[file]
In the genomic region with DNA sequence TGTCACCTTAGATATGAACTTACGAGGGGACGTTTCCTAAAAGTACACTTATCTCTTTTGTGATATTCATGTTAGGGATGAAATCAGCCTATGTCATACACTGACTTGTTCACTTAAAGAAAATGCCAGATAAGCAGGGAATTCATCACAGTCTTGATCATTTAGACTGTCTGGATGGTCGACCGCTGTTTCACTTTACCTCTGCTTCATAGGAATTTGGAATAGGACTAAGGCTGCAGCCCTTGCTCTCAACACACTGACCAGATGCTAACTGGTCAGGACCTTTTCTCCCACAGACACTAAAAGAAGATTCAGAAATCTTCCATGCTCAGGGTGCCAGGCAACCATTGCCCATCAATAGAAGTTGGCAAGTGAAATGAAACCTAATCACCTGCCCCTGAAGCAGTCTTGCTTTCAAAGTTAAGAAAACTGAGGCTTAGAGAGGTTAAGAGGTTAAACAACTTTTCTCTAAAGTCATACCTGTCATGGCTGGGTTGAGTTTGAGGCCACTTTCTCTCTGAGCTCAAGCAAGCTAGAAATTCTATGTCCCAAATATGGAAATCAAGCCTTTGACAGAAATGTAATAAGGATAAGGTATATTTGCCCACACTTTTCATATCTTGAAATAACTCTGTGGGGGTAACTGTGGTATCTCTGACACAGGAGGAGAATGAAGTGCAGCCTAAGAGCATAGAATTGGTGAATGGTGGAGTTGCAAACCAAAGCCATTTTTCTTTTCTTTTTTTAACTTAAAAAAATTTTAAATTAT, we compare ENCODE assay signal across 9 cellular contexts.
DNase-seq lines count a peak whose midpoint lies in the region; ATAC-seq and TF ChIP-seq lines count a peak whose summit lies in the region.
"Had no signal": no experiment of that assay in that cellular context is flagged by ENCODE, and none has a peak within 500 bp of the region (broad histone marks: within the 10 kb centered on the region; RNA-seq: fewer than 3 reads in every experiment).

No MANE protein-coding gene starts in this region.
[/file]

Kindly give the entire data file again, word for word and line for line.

In the genomic region with DNA sequence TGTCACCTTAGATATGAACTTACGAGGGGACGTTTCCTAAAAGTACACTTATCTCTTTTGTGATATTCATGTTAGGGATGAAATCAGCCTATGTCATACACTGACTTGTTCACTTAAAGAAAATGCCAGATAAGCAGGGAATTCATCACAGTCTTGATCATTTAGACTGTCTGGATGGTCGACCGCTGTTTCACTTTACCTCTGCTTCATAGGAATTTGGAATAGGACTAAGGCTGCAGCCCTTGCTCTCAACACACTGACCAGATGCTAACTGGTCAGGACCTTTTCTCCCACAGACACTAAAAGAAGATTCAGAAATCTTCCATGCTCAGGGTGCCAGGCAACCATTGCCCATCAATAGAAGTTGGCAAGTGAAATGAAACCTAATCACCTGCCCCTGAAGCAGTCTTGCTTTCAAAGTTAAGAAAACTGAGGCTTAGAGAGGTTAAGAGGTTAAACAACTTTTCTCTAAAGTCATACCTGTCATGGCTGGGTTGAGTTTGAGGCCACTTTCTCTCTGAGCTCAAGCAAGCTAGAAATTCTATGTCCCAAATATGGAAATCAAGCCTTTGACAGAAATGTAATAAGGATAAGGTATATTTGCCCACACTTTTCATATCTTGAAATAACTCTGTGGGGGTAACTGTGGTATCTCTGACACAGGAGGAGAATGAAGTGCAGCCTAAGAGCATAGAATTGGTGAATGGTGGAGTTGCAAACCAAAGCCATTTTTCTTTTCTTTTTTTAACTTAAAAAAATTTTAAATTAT, we compare ENCODE assay signal across 9 cellular contexts.
DNase-seq lines count a peak whose midpoint lies in the region; ATAC-seq and TF ChIP-seq lines count a peak whose summit lies in the region.
"Had no signal": no experiment of that assay in that cellular context is flagged by ENCODE, and none has a peak within 500 bp of the region (broad histone marks: within the 10 kb centered on the region; RNA-seq: fewer than 3 reads in every experiment).

No MANE protein-coding gene starts in this region.